A creature on the cover of Behold, Behemoth.

Behold, Behemoth #1 Review

Written by: Tate Brombal

Illustrated by: Nick Robles

Lettering by: Andworld Design

Editing by: Ramiro Portnoy, Eric Harburn

Greyson floating above the ground on the cover of Behold, Behemoth #1.

Maybe you’ve heard, I really like Boom! Studios and the books they put out. They do some franchise adaptations, but they’re better known and celebrated for the original comics they put out. Think Something is Killing the Children, BRZRKR, and We Only Find Them When They’re Dead. They each have an interesting premise that they run away with, able to build intrigue and mystery while going places that superhero comics don’t have the freedom to go. Behold, Behemoth is in the same ballpark, based on its first issue.

Behold Something New

Greyson in Behold, Behemoth talking on the phone.

It’s more than a bit cryptic but in the best way. It shows its story in a way that doesn’t tell you much, but just enough that you’re asking questions. It is a common idea that when writing a chapter of a story, you should at least ask questions or answer them. You want to do both, but sometimes you have to settle for one, and that’s commonly true of the first chapter of a story. In the first issue of Behold, Behemoth, the creative team does something incredible and asks a bunch of big questions, but answers the small yet more emotional ones immediately.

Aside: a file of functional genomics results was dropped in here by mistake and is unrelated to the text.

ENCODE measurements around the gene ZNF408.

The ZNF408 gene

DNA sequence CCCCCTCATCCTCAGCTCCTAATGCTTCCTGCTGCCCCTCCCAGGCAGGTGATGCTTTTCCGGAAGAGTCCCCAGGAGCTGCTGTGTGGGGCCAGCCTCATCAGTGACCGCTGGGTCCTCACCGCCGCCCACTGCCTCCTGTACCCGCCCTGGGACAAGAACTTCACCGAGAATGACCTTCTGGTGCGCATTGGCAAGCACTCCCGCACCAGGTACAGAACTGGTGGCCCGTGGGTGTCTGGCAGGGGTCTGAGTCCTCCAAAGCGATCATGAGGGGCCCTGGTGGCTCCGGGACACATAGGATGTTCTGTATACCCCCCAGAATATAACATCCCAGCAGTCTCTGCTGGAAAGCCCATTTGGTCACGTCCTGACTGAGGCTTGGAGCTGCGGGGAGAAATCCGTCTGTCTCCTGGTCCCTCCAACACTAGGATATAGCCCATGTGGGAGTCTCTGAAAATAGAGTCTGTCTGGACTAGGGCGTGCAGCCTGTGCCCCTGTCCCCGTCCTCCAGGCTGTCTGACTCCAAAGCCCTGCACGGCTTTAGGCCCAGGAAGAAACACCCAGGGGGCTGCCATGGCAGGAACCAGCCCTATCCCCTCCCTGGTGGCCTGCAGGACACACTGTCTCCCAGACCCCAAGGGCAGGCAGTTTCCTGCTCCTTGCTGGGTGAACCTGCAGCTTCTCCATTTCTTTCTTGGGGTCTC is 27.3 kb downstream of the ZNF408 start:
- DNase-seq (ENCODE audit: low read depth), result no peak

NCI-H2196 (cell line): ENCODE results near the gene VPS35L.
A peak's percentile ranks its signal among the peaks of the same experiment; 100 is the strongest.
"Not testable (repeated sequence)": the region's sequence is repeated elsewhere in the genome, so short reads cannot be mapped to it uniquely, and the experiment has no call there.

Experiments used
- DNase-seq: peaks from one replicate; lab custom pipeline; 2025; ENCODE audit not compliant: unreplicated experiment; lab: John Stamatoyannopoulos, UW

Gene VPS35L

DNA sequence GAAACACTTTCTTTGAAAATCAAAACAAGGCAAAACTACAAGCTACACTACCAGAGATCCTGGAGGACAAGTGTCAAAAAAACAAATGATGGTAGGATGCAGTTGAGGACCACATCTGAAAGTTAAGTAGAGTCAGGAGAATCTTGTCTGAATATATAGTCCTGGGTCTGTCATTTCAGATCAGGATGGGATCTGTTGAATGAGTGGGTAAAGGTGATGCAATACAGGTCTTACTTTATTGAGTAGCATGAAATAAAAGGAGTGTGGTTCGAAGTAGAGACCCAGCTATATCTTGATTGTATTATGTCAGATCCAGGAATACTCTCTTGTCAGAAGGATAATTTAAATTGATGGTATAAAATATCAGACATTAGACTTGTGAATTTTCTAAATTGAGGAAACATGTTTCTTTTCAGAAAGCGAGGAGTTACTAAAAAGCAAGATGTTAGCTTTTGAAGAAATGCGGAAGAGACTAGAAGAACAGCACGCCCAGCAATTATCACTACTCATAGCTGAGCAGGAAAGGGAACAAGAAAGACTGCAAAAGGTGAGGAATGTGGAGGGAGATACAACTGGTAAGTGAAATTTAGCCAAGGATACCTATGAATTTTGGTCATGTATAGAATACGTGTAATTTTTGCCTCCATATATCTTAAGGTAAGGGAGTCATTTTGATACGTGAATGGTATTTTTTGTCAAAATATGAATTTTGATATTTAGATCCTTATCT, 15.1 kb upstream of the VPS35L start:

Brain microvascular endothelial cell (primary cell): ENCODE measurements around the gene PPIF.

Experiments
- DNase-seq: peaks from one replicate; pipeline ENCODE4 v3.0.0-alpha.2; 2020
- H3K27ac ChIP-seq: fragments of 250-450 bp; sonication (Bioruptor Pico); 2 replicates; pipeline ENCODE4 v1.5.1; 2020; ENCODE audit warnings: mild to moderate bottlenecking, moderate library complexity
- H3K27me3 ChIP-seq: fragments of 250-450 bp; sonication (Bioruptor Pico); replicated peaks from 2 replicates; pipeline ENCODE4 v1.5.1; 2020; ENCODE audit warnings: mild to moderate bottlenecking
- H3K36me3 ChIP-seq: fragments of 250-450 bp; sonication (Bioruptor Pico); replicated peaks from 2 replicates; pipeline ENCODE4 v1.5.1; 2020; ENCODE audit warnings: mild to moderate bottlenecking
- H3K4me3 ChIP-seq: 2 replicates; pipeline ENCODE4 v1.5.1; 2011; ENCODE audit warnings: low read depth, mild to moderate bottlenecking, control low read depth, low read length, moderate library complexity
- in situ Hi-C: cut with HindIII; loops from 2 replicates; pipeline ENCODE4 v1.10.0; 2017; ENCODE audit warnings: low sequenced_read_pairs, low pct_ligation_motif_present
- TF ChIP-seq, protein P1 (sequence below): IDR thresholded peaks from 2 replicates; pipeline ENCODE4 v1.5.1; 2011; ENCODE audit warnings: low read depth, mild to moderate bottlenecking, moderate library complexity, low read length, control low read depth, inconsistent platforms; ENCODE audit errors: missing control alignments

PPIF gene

Without major spoilers, lets say that it doesn’t take much in terms of plot for the two main characters to immediately become people we care about. When it comes to Greyson and Wren, with their sympathetic traumas, I was immediately invested. I wanted these two to stick together and survive against the world’s wishes immediately.

The magic of the world-while key to the story–is minimal, and appears for just the right amount of time here. I want to learn about everything, but not in a frustrating way. I couldn’t spoil how this magic system works if I tried, but I’ve also never been happier to say that.

The art is what makes this all possible too. The art gives information to the reader with the mere way a character is framed. The way the book says so much with just a bit of detail in their face is a masterclass storytelling. Tension fills a scene with one look at a character’s face, and not faux tension before a fight. Tension that makes someone want to leave the room.

I have one minor gripe with the art. Some of the background areas feel washed out at times, like they’re a curtain behind the actual scene rather than a part of the setting. That’s a minor issue, that is completely outpaced by the settled attention to detail in all of the faces and expressions.

Behold, Behemoth Spoilers

SPOILERS, there is one thing about the plot that stuck out to me. There are flashforwards, implying two ongoing timelines, and the future apocalypse, while beautiful draw, still feels like every other apocalypse. I gotta be honest, barren landscapes have lost most, if not all of their appeal for me, but that’s just me.

Behold, Behemoth is another book to keep your eye on. This first issue is great, one of the best #1’s I’ve read this year, and if you like it, it’s probably a series you should add to your pull list. What’s your favorite book from Boom? Studios right now? Let me know in the comments below.

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